Belfast Telegraph

Doctor Who newcomer Sacha Dhawan on the importance of playing the Master

The actor made his debut in the long-running role on New Year’s Day.

Doctor Who’s latest series debuted on New Year’s Day (Alan Clarke/BBC/BBC Studios)
Doctor Who’s latest series debuted on New Year’s Day (Alan Clarke/BBC/BBC Studios)

By Lucy Mapstone, PA Deputy Entertainment Editor

Doctor Who newcomer Sacha Dhawan has told of his pride at being the first British Indian actor to portray the Master in the sci-fi series.

Dhawan, who made his debut on New Year’s Day as the popular character in the first episode of the 12th series of the show since it was revived in 2005, said there was once a time that “actors like myself” would not have been considered for such a major role.

A recurring character since 1971, the Master – described as a renegade alien Time Lord and the Doctor’s nemesis – has been played by actors including Sir Derek Jacobi, John Simm and, most recently, Michelle Gomez.

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Sacha Dhawan has taken over the role of the Master (Yui Mok/PA)

Dhawan said: “It’s an amazing feeling, especially being the first British Indian actor to portray the role. I’m really proud and excited for people to see it.”

He added: “There was a time when actors like myself, wouldn’t even be considered for a role of this nature.

“Doctor Who has always been a landmark show, but I feel it’s becoming an even more landmark show due to the stories that are being written, and the actors being cast to represent them. Yes, I’m a nemesis alien Time Lord, but that’s only the surface.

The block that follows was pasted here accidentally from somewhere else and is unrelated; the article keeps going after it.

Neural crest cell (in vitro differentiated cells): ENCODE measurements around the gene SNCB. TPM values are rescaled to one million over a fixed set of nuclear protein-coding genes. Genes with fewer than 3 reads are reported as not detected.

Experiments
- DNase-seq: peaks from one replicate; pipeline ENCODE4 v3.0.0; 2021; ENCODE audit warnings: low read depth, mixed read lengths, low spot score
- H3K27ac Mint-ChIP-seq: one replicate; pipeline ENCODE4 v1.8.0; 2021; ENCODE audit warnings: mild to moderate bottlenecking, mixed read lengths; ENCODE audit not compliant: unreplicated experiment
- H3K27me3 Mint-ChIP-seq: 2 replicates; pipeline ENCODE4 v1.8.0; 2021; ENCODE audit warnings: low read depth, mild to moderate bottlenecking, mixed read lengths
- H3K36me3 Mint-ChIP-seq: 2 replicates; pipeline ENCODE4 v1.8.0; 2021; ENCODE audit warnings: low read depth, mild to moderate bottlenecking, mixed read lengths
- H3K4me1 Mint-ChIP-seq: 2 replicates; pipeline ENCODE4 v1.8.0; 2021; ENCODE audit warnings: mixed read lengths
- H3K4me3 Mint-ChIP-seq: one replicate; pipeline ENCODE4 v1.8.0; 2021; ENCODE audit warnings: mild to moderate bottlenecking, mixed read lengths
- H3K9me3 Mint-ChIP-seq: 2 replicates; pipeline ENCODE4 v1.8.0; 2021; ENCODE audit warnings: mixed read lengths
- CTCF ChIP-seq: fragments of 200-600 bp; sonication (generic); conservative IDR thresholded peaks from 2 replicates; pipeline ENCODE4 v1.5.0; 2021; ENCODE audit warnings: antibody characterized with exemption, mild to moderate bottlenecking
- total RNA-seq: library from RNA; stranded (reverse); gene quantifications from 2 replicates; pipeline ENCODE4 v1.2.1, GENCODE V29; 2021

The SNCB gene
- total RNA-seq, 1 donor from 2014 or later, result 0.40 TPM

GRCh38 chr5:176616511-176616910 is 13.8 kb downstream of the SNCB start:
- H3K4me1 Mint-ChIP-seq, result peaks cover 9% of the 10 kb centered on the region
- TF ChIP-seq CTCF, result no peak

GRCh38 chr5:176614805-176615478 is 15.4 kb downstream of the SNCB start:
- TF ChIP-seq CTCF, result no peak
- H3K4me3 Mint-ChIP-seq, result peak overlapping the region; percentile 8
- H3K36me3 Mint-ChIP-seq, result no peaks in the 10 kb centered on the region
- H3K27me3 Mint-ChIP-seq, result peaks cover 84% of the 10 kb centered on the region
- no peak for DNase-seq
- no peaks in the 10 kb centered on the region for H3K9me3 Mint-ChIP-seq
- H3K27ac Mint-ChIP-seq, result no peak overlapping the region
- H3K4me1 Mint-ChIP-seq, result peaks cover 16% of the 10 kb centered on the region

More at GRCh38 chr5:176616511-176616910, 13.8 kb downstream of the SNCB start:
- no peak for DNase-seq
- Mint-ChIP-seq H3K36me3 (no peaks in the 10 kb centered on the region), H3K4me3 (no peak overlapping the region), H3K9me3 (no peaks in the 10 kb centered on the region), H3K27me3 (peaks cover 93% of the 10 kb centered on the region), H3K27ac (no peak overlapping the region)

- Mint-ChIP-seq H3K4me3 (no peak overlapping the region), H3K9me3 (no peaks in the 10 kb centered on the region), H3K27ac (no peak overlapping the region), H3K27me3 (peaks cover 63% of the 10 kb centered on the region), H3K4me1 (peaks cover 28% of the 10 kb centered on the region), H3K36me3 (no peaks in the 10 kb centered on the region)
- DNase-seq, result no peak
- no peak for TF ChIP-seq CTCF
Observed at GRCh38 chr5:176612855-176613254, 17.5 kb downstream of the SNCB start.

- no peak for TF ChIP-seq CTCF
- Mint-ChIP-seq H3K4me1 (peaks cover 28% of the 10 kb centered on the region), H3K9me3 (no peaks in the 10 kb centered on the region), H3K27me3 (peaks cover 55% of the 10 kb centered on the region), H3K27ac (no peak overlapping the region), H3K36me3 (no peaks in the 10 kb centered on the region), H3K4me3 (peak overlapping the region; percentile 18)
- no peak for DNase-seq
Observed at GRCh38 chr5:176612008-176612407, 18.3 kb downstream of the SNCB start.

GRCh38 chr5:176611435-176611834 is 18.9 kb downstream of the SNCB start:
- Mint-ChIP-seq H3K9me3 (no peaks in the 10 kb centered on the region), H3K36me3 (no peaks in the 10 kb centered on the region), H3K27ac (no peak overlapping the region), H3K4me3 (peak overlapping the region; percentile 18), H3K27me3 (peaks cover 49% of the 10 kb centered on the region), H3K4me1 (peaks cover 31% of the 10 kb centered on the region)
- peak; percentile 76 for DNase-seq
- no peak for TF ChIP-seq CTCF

“For me, the role becomes ‘iconic’ because if you look beyond that you’ll see that there’s a much deeper story that’s going on.

“Once I realised that, I couldn’t feel more proud to be incarnating the character.”

Doctor Who star Jodie Whittaker faced off against aliens in Spyfall, the first episode of the new series.

But as the instalment started to wrap up it became apparent that the Doctor’s acquaintance, O (Dhawan), was really the Master, who was last seen in 2014 when Gomez played a female incarnation of the character, known as Missy.

Dhawan, whose other TV roles include Marvel’s Iron Fist, BBC comedy Last Tango In Halifax and the new BBC adaptation of Dracula, said that his first feeling upon learning he had been cast in Doctor Who was “pure terror”.

“I thought: ‘there’s no way I can do this!’ Then I eventually calmed down,” he said.

“My first port of call was to extract the bare bones of the character because there is so much information out there. I was keen to approach the part like I would with any other character, which in a way, gave me confidence to make the character my own.

“Yes the character is playful, unpredictable, dangerous, but I was keen to explore where that ‘persona’ originates from.

“That’s when I really became excited by the possibilities in terms of where I could take the character, because I started to uncover a much darker, more melancholic side to the Master, which I felt hadn’t been explored before.”

Doctor Who continues on Sunday at 7pm on BBC One with the second half of two-part episode Spyfall.

PA

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